"The city that never sleeps" prepares to host the world's largest human gathering
Shafaq News / The city of Karbala is best described as "the city that never sleeps". It is home to the largest pilgrimage in the world, with its residents and the free service they provide for the Arba'een pilgrims.
During the Arba'een, Karbala's service and security personnel stay on high alert, planning and preparing to receive millions of pilgrims while also providing various services within the city and along the "Ya Hussein" road, passing through Najaf, Babel, al-Husseiniya, and Baghdad.
The Administrative Body of the Imam Hussein holy shrine in Karbala anticipated that the number of Arba'een pilgrims from inside and outside Iraq will approach twenty million this year. As a result, the city continues to prepare day and night.
The huge number of visitors helps to revitalize the city's economy. "During the Arba'een, my work increases due to the high number of pilgrims; there is no time to rest or sleep, so I hired workers to help me during this season," said Abu Ali, a shop owner in the Hindiya district (the eastern entrance to Karbala).
He added, "pilgrims mostly buy rice, chicken, vegetable oil, lentils, beans, and tomato paste; water packs used to be sold for 1250 dinars, but the price rose to 1600 dinars due to increased demand."
"In Karbala, markets stay open until late hours during the Arba'een season."
The work of Karbala locals thrives during the Arba'een pilgrimage season. They work day and night to meet this vast population's demands, thus helping improve the economic status of thousands of families.
"The work during the Arba'een season is nothing like the rest of the year," said Kadhim Abd Ali, owner of a barbershop in Karbala. "Working hours double, and sometimes we work till dawn."
"Extra staff is also hired to help maintain the momentum of customers who want to shave or trim their hair, so barbershops in Karbala remain open until the morning," Ali continued.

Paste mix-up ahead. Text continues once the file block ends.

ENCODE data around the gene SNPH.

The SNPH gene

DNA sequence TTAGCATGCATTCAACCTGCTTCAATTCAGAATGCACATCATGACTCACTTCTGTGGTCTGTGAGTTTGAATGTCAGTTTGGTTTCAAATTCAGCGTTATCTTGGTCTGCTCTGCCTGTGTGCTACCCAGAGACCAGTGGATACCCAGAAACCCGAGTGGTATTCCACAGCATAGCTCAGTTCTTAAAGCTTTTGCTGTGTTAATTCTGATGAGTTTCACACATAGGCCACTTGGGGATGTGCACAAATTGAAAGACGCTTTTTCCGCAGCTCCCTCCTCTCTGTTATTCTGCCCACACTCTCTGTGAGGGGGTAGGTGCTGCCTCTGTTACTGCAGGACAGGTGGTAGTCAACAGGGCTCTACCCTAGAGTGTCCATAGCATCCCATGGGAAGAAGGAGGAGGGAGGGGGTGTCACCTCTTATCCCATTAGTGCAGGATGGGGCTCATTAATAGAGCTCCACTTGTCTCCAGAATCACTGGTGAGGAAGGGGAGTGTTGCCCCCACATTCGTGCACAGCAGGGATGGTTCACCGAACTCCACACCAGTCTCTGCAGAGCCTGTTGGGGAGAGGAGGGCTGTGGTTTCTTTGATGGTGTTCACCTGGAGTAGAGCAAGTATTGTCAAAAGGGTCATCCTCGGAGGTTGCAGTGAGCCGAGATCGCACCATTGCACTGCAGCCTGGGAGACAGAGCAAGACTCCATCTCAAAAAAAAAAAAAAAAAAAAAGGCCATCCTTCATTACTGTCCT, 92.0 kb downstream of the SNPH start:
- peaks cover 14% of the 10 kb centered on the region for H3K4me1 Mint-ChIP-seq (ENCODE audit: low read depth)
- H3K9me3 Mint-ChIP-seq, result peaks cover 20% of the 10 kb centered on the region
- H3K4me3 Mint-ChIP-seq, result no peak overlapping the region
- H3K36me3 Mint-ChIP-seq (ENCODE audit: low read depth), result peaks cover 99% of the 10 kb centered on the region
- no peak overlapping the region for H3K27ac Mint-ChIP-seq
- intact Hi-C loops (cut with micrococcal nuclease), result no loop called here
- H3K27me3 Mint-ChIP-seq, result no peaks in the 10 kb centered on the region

On the other hand, restaurants' work usually declines. During Arba'een, free meals and snacks are distributed for free all the time. "I serve lentil soup as breakfast in my procession, and at lunch and dinner I serve grilled kebabs and kibbeh, in addition to fast food," said Sajjad, owner of a procession in Karbala.
Sajjad says he chose those meals because, "pilgrims eat rice, Kiyma, and tishreeb along the road, so I liked to change that and serve something different."
"Most women do not get a full night's sleep, as they help the men, especially in cooking," Um Falih said of women's part in Karbala during the Arba'een season.
"Breakfast must be ready at three a.m., lunch and dinner are also prepared early. Bread is prepared by volunteering girls, each of whom bakes 100 loaves daily. We also wash the pilgrims' clothes. So, for two weeks, the women of Karbala do not sleep, but serve pilgrims."
Every year, millions of people from different Islamic and non-Islamic sects and various parts of the world participate in the Arba'een, i.e., the largest human gathering in the world, because of its religious, cultural, social, and psychological perspectives, as well as the political and economic value that cast a positive shadow on the peoples of the region and the world.